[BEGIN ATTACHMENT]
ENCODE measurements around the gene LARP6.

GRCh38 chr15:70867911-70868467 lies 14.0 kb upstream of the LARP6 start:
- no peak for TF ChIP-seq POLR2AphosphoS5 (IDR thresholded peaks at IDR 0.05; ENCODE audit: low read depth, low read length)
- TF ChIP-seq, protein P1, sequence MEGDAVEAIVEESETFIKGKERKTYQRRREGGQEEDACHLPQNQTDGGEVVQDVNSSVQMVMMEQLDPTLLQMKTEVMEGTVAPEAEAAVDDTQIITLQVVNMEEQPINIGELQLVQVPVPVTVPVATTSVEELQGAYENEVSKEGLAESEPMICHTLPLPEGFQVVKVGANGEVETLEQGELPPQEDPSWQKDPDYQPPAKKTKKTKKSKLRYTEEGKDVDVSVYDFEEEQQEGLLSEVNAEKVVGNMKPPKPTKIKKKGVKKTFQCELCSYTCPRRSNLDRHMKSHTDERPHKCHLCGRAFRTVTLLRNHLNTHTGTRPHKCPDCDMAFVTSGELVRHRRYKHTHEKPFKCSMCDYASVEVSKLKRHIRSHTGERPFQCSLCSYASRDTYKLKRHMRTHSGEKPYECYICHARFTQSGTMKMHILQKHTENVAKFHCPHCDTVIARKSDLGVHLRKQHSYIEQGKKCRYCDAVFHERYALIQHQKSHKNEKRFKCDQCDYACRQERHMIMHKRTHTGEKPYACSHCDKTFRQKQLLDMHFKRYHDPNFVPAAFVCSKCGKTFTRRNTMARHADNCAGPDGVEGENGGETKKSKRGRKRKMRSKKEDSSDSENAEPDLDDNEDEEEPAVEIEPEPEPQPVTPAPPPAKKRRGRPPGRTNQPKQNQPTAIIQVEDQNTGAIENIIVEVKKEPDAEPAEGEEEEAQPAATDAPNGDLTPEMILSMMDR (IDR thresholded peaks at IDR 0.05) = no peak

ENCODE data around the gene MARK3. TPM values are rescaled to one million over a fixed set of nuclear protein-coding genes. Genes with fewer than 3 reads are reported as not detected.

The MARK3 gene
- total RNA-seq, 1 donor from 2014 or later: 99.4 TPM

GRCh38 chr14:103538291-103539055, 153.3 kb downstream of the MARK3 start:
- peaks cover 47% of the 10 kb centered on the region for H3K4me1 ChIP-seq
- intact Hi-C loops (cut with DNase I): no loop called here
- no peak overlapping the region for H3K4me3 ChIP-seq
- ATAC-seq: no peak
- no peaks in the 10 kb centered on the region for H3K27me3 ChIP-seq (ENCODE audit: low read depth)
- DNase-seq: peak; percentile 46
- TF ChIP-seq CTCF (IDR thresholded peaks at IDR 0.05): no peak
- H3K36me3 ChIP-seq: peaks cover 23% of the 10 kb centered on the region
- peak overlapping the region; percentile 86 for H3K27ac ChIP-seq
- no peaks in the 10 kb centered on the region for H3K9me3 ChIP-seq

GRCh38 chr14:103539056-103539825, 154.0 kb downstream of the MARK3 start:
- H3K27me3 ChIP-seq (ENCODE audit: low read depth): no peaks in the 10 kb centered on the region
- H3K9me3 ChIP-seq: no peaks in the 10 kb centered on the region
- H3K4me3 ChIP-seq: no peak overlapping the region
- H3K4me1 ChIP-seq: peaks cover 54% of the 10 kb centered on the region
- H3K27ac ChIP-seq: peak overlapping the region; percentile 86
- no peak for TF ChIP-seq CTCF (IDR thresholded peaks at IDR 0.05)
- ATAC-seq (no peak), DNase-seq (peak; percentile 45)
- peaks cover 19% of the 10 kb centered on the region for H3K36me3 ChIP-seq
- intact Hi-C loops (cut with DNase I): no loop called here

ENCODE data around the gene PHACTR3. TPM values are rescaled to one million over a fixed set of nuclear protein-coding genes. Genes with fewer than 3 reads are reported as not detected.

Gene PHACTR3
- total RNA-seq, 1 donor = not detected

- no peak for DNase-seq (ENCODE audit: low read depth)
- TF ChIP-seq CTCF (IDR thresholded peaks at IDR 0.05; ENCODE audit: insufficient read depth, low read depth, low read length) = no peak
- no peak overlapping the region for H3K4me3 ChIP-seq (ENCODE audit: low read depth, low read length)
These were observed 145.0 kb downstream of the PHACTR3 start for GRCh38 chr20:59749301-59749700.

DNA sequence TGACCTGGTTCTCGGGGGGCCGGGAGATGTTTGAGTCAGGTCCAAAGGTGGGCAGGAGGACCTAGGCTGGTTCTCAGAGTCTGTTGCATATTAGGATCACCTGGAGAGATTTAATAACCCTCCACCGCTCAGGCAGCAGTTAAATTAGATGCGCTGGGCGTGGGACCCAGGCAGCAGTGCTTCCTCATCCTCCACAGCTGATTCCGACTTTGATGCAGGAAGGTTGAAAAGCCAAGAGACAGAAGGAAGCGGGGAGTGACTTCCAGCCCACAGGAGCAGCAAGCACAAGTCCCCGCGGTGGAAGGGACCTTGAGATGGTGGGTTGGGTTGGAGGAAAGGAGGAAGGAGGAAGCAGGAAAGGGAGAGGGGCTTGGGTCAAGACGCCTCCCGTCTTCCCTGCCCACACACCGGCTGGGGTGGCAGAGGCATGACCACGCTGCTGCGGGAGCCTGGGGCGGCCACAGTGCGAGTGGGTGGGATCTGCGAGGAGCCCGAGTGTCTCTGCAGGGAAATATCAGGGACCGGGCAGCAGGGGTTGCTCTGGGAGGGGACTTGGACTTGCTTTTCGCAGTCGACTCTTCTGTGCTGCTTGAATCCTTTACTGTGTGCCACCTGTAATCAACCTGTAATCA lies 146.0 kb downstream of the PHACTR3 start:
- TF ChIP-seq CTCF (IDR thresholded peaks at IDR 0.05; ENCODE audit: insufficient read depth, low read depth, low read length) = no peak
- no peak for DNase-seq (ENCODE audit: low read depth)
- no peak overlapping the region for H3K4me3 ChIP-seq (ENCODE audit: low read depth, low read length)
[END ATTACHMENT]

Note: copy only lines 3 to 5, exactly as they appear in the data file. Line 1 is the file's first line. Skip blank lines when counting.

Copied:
- no peak for TF ChIP-seq POLR2AphosphoS5 (IDR thresholded peaks at IDR 0.05; ENCODE audit: low read depth, low read length)
- TF ChIP-seq, protein P1, sequence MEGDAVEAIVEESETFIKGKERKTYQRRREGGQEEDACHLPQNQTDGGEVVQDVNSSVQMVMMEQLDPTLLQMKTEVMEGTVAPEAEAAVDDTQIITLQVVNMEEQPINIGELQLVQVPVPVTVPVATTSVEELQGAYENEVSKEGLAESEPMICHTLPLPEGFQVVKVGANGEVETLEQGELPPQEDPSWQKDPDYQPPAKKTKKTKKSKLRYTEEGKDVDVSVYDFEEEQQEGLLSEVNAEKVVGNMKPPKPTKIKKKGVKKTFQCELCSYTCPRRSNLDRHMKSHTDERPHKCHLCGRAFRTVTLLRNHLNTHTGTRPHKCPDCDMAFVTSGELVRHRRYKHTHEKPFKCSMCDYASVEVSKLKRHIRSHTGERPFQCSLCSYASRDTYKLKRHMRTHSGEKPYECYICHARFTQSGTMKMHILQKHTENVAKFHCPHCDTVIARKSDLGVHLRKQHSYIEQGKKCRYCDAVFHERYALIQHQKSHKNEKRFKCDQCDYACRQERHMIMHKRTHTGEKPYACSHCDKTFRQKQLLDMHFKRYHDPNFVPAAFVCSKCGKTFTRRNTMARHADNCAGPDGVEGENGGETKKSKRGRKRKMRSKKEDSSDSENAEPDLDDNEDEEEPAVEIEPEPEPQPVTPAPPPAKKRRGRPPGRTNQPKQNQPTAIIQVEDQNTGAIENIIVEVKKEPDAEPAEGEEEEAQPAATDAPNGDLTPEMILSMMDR (IDR thresholded peaks at IDR 0.05) = no peak

ENCODE data around the gene MARK3. TPM values are rescaled to one million over a fixed set of nuclear protein-coding genes. Genes with fewer than 3 reads are reported as not detected.